Here’s Why Peruvian Food Is A Melting Pot Of Cuisines
Perched on the South Pacific Ocean side of South America is Peru. You have the Inca Trail, Machu Picchu, the Amazon rainforest and the thriving capital city of Lima. The cuisine of Peru is a melting pot that includes influences from an indigenous population, which spans from the Inca to the cuisine of European, Asian and West African immigrants. Peruvian food encompasses Spanish, Italian, German, Chinese and Japanese cuisines. These immigrants adapted their cuisines and culinary traditions to what was available to them in Peru.
The main staples of Peruvian cuisine are potatoes, corn, tubers (sweet potatoes for example), Amaranthaceae (like quinoa) and legumes. A few Spanish influences include wheat, rice and meats like beef, pork and chicken. Peru, in more recent years, has become known around the world as the ultimate epicenter of fusion cuisine. Lima has earned a reputation for its inventive dishes that combine the best of all of these cultures.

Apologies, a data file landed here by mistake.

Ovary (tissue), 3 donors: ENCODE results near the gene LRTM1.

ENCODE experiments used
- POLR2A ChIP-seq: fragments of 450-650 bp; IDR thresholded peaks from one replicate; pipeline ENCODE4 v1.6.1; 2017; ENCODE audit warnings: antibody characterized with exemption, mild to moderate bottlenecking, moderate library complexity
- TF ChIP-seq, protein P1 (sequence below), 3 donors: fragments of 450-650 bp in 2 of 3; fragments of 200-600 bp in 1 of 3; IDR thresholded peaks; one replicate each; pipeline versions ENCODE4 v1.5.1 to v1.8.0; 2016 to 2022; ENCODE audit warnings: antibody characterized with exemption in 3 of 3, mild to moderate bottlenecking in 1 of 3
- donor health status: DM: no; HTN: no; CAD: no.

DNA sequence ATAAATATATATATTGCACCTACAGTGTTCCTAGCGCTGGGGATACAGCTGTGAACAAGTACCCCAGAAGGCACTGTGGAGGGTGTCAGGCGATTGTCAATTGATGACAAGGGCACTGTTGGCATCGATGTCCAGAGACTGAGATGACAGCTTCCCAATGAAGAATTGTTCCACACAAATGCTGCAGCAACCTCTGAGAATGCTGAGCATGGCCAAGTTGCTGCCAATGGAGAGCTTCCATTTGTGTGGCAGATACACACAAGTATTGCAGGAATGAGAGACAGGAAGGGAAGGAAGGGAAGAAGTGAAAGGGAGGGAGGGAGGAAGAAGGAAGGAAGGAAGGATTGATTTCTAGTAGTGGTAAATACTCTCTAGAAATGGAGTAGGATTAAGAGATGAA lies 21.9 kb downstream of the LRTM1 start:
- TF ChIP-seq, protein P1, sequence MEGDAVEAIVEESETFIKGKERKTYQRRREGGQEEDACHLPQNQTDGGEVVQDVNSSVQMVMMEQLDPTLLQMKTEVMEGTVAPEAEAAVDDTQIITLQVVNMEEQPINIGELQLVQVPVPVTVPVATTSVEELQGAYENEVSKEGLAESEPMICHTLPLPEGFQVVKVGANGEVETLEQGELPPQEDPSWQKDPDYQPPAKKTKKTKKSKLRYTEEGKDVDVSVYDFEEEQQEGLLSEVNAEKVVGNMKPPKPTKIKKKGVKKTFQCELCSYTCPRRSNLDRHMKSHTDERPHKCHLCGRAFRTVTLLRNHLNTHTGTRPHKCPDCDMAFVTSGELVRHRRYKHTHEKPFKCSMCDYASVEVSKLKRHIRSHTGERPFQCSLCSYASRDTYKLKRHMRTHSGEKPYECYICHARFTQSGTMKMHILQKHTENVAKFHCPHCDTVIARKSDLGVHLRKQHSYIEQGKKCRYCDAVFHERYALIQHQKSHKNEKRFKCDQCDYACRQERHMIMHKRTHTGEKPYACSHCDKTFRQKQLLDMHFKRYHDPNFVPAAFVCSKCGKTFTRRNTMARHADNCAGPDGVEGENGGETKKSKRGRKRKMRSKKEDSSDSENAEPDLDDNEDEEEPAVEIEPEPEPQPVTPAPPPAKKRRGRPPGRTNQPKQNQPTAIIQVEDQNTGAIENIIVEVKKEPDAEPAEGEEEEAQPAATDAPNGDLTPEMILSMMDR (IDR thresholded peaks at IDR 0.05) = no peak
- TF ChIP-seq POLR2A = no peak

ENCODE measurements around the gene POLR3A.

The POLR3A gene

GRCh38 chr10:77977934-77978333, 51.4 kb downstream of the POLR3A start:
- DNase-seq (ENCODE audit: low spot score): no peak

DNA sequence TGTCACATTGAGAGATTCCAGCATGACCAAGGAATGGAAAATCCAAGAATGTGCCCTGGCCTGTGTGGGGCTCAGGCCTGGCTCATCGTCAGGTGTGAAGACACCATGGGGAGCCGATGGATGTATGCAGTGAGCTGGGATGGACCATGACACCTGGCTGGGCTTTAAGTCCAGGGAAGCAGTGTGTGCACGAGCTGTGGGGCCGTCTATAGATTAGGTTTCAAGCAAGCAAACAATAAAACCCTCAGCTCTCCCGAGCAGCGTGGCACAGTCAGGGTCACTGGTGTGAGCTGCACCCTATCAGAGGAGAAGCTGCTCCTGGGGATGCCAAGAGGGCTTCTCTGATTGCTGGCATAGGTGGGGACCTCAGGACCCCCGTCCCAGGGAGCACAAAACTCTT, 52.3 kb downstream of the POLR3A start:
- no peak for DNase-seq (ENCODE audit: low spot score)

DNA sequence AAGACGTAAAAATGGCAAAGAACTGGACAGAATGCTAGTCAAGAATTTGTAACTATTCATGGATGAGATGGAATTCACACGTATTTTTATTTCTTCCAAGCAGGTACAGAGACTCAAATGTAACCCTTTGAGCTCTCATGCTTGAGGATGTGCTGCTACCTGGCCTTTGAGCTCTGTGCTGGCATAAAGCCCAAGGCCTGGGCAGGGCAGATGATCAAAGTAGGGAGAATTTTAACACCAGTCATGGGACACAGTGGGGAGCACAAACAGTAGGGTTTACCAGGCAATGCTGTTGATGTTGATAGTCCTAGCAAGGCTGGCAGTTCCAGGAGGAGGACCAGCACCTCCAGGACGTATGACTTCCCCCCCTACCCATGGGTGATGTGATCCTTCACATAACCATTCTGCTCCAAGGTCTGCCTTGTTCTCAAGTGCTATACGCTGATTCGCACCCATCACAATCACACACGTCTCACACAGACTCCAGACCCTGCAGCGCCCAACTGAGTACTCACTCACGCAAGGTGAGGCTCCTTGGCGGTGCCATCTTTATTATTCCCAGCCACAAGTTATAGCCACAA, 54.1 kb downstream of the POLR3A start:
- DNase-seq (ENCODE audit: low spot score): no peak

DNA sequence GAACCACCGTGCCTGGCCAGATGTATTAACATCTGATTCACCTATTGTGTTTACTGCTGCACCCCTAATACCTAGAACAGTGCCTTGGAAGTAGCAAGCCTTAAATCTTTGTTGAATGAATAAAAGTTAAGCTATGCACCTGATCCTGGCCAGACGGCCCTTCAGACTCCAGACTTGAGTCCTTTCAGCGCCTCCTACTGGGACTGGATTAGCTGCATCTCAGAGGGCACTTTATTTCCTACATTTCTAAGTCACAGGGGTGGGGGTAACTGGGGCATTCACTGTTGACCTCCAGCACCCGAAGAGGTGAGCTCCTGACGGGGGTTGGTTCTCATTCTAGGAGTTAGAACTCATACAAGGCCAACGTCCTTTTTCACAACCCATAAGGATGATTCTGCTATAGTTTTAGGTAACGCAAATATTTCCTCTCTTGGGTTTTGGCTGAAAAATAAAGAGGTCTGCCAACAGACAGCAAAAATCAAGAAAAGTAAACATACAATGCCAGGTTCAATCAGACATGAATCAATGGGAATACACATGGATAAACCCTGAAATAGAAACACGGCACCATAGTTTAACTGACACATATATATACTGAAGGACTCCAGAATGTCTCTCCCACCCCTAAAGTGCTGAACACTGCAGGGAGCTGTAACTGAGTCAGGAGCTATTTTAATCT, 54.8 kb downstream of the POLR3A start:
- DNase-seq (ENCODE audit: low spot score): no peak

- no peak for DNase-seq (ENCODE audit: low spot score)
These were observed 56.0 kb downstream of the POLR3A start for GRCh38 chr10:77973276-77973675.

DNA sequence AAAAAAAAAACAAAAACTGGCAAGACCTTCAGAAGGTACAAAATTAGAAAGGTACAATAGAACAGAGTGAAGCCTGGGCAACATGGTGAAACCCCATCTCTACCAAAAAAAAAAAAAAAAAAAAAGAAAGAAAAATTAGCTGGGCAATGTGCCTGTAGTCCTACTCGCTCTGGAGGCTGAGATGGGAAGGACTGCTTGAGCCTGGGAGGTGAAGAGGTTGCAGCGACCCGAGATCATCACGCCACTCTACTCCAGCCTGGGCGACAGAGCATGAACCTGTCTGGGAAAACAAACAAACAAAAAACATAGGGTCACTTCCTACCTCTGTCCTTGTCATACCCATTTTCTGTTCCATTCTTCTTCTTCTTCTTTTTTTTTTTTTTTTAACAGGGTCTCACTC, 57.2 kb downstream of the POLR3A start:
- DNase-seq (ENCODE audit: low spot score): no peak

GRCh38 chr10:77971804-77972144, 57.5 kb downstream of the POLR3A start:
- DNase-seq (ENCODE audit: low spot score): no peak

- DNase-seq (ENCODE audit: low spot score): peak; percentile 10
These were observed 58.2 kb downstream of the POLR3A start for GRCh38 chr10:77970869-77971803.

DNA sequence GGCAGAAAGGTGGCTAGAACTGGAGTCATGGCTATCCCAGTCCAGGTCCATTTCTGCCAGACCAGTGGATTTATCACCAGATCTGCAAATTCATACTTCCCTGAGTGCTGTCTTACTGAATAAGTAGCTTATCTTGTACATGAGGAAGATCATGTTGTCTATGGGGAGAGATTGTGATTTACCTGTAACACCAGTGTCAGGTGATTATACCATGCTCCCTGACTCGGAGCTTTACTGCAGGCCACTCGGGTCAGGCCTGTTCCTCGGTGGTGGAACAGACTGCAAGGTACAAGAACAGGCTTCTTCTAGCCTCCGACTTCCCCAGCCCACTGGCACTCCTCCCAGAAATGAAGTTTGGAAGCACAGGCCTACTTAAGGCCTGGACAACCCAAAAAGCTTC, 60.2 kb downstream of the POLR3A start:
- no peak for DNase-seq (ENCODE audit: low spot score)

The Peruvian diet is made up of three regions — the Andes, the coast and the Amazon. It’s mostly based on whole foods and a lot of it is gluten free. Probably the most well-known representation of this fusion cuisine is ceviche, which brings together the techniques of Japanese sashimi with the fresh, raw fish of Peru.
Here are a few Peruvian dishes to look out for. Chupe de camaron is a prawn chowder that includes prawns, tomatoes, cumin, cream, beans, onions, garlic and a poached egg. One of Lima’s most popular desserts, suspiro limeña, is a mixture of dulce de leche or caramelized sugar with a smooth meringue on top. Lomo Saltado is part Peruvian Creole and part Chinese-Cantonese. The beef in this dish is flambéed in a wok with Amarillo chilies, tomatoes, red onions and French fries and has a smoky flavor.
Tacu tacu is a Peruvian rice and bean dish that looks like a large fried patty. It’s usually served with leftover steak and a fried egg. Some variations use avocados, mangoes, leeks or asparagus. Aji de gallina is a dish most Peruvian grandmas have down pat. It’s made with shredded chicken, some kind of bread, Amarillo chili, pecans, Parmesan, onions, garlic and a few other ingredients. You’ll find this dish served during colder months with potatoes and rice.
Another staple ingredient that you’ll see in Peruvian restaurants is choclo, also known as Peruvian corn or Cusco corn. The kernels are about five times bigger than North American corn and the texture inside is creamy, chewy and nutty. With its diversity of crops, terrain and cultural influences, Peruvian food is unlike any other. Luckily, Peruvian chefs have made the eclectic cuisine within reach at restaurants across the country.
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